About seven years ago, my friend Art gave me the book Visioneering: God’s blueprint for developing and maintaining personal vision by Andy Stanley. SeAbout seven years ago, my friend Art gave me the book Visioneering: God’s blueprint for developing and maintaining personal vision by Andy Stanley. Seven years ago is a guess: my memory of him giving me the book is more strongly tied to the time shortly after graduating from college, which was about seven years ago. He was trying to off-load the book, I believe; and I still was of the mindset that books were awesome. I had this grand scheme that during my lifetime I wanted to amass a huge and totally awesome library. He didn’t give a very high recommendation of the book – kind of a bland, “egh, it’s okay. Not the greatest, but not terrible.” But, hey, it was a book; and my collection was just beginning. With that recommendation, I’ve been carrying that book with me for seven long years without having any interest at all in reading it… that is, until last week, when I found myself looking for and feeling like I need to know what to do next. Now that I’ve found my other half, I feel a greater responsibility to know what’s happening and to know what to do next. Visioneering seemed liked it had potential to fill in some blanks.
To summarize it concisely, Visioneering provides a 20-point checklist, or “building blocks,” for choosing and executing a “life project” using Nehemiah as the primary case study to support the approach. “Life project” could also be called “vision,” could also be “career,” could also be some thing or part of our life that we feel we need to do in our lifetime, whether that’s having a good family, improving other people’s lives, or whatever. The book closely follows Nehemiah’s record of how he was a Jewish slave in Persia and went to Israel to rebuild the wall surrounding Jerusalem, from the time he was burdened with the project to the time the Jewish people were back on track worshiping Jehovah. Stories from the author’s personal experiences are peppered throughout the book, as well, to illustrate certain points. Stanley himself is a Dallas Theological Seminary-trained pastor of a church in the northern suburbs of Atlanta.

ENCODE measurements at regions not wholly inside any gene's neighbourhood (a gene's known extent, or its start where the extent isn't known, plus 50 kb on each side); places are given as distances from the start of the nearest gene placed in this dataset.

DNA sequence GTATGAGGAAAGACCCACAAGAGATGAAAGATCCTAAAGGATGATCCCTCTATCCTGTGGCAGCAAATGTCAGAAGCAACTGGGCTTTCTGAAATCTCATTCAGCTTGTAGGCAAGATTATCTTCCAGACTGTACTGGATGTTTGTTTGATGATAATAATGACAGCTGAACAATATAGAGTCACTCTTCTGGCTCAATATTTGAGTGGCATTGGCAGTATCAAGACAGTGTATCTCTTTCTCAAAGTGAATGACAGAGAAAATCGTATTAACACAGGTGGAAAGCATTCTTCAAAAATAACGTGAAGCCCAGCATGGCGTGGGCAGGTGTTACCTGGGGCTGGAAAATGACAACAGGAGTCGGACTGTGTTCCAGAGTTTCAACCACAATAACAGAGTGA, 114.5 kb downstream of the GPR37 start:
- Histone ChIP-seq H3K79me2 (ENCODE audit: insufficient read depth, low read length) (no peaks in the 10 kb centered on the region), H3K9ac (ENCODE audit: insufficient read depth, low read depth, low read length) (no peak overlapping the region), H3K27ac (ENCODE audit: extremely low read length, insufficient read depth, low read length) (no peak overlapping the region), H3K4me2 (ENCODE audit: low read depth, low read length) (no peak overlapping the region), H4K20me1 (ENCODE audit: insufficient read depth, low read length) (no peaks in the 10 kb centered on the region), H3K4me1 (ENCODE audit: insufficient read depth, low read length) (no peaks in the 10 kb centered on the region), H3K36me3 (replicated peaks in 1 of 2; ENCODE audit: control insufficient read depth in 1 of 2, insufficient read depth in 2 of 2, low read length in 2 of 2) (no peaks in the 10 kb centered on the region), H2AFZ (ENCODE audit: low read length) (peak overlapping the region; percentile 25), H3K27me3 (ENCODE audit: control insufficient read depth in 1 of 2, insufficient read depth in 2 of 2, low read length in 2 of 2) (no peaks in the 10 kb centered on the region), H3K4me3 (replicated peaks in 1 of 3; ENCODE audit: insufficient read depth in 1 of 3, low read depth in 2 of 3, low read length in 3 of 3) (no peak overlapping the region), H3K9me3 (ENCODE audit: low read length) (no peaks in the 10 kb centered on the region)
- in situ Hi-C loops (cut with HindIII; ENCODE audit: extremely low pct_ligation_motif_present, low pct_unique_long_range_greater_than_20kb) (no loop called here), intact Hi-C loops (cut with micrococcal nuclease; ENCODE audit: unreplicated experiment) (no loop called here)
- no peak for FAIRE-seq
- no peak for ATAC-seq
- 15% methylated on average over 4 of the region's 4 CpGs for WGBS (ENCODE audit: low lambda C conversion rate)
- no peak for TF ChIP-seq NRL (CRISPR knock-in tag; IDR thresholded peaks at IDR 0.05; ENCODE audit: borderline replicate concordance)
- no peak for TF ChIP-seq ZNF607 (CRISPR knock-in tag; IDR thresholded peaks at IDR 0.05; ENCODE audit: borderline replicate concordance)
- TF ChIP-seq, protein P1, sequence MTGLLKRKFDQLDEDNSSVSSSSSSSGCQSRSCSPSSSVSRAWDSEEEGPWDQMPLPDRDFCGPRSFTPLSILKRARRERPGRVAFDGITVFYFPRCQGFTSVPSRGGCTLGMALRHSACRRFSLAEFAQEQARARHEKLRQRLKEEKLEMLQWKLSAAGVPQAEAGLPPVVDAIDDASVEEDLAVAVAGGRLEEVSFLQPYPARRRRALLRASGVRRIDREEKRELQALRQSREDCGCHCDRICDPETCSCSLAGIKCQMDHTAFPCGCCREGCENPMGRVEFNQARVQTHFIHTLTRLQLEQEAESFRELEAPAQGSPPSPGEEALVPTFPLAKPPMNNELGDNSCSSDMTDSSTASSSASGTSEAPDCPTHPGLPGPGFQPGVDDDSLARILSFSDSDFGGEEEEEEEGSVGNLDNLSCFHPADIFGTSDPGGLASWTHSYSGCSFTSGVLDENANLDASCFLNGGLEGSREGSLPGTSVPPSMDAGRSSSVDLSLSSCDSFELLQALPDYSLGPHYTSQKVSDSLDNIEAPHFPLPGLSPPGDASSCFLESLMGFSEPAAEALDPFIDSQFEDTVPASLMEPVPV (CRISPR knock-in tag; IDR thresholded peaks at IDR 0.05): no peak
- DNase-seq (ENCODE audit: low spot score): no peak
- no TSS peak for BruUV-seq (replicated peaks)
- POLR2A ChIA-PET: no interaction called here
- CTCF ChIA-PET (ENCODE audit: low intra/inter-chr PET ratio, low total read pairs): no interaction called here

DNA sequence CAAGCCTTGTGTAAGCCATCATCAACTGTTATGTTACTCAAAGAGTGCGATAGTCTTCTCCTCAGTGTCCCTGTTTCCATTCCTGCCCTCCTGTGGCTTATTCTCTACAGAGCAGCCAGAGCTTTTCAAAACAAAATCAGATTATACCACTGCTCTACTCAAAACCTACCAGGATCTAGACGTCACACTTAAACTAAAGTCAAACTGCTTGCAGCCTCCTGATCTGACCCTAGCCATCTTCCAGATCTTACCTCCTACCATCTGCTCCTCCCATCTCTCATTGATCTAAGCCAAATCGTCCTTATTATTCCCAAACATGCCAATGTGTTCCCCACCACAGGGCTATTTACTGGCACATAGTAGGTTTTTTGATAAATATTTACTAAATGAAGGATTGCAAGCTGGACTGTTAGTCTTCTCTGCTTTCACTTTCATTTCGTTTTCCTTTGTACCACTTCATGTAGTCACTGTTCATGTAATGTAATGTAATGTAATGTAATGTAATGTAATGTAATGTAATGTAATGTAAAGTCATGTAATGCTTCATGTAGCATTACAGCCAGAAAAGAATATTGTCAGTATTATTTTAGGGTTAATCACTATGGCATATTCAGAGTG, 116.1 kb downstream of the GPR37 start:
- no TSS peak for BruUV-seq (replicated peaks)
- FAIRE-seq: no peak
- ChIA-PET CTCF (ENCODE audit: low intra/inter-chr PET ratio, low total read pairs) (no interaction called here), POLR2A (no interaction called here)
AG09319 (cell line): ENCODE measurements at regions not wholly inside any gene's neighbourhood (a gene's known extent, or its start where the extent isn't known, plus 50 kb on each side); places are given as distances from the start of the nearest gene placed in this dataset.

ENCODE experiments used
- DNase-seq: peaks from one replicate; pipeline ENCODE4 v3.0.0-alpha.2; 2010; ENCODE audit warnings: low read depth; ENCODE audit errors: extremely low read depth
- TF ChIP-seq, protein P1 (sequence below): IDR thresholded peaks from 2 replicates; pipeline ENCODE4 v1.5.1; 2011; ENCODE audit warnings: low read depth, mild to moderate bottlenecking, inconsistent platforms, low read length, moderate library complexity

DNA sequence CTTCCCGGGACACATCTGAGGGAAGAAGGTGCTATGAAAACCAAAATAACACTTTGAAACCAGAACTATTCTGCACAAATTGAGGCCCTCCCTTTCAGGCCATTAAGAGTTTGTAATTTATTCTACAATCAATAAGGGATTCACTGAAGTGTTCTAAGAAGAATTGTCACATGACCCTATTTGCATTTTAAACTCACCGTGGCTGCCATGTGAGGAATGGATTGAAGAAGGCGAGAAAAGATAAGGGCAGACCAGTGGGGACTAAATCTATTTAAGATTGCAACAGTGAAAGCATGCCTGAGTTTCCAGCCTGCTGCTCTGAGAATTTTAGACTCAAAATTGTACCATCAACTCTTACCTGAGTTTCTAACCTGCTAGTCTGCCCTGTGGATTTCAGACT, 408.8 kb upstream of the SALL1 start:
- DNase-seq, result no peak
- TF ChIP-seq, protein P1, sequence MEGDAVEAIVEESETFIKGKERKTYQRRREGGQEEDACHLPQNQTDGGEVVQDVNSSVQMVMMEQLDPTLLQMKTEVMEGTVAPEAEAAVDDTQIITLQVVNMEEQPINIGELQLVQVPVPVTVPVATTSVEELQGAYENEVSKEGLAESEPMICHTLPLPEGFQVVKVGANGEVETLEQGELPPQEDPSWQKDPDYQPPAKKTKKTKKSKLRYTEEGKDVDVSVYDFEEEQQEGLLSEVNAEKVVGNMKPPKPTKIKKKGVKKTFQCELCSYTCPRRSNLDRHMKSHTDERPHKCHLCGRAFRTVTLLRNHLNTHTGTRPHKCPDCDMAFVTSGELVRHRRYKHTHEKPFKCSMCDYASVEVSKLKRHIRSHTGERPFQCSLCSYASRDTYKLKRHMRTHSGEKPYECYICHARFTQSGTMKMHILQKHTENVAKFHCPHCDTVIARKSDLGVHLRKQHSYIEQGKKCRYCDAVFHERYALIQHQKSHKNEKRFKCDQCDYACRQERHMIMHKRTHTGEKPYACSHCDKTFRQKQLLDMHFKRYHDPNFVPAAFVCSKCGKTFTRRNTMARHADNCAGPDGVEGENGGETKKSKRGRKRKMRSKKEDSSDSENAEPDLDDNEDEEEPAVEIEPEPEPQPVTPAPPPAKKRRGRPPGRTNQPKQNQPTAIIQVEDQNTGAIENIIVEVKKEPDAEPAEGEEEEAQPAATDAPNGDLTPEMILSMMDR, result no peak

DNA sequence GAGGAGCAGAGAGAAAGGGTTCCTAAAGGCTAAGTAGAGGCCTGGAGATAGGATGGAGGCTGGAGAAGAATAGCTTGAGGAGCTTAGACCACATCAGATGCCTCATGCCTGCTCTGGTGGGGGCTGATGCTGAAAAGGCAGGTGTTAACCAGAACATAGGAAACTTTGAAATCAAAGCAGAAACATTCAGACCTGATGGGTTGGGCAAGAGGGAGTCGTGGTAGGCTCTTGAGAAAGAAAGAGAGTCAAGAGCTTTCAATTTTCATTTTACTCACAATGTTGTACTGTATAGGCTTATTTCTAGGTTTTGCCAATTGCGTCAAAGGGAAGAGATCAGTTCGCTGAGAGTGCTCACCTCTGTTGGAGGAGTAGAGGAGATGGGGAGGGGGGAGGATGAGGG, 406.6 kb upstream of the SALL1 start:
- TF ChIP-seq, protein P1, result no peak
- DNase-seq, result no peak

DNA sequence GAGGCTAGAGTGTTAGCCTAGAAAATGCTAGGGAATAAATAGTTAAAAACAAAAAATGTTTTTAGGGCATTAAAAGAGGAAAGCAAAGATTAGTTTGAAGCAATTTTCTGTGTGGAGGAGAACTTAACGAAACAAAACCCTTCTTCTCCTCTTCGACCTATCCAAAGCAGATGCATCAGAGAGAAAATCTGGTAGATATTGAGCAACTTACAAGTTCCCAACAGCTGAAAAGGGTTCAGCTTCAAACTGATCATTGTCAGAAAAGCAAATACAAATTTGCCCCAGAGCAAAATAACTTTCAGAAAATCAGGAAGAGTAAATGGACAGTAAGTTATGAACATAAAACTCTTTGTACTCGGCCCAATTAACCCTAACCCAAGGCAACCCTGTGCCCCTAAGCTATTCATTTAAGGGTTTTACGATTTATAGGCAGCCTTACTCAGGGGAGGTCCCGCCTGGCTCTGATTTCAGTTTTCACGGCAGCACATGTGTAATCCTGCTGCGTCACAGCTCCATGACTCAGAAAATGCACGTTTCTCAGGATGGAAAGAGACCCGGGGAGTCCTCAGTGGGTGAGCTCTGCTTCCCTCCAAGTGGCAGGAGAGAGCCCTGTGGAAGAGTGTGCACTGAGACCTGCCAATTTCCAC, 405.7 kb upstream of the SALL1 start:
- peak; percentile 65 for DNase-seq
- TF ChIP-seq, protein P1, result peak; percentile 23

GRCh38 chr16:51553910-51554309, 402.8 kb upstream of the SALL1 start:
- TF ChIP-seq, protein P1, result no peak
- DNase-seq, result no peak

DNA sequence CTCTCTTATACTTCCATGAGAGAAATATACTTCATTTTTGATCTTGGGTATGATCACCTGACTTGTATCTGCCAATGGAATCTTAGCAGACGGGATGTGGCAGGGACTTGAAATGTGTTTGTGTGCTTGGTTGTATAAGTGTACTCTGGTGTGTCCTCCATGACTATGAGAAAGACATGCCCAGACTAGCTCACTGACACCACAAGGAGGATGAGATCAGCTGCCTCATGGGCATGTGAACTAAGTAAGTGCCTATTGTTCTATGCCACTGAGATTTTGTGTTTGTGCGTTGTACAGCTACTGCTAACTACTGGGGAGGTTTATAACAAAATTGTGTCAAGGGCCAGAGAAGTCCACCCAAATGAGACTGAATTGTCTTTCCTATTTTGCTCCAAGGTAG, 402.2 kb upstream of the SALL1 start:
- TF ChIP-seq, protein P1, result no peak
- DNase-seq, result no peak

At its best, Visioneering is thought-provoking, challenging, and insightful. I am at a time in my life when I can choose what my next path will look like… what type of job opportunity I want to pursue, where I want to apply my passions and skills. This book says, “okay, do this, do that, be sure to stay true and keep a watchful eye, and you’re good to go.” Stanley backs up his claims though the actions of Nehemiah, an Old Testament hero (not a prophet), and examples of acquaintances, friends, family, and members of his congregation. To this end, when reviewing each of the 20 items, it is easy to remember why each point might be important. The challenge is that the reader must acknowledge God’s will as sovereign throughout every aspect of the life project. At its worst, however, Visioneering could be preachy, fluffy, and vain.
On a number of occasions, Stanley's words come off as preachy. He supports his argument that God’s will is sovereign because, as Christians, his readers have already committed their lives to Christ. But he doesn’t need to go on and say, “After all, we are not our own. We have been bought with a price. Remember the rest? We are to glorify – or honor – God with our bodies (1 Corinthians 6:19-20)” (p. 12). The reader knows what he or she has committed to and doesn’t need a spiritual “you owe me one” to be called into action. The author further reads into the text of Nehemiah to deduce how Nehemiah must have been feeling at various stages: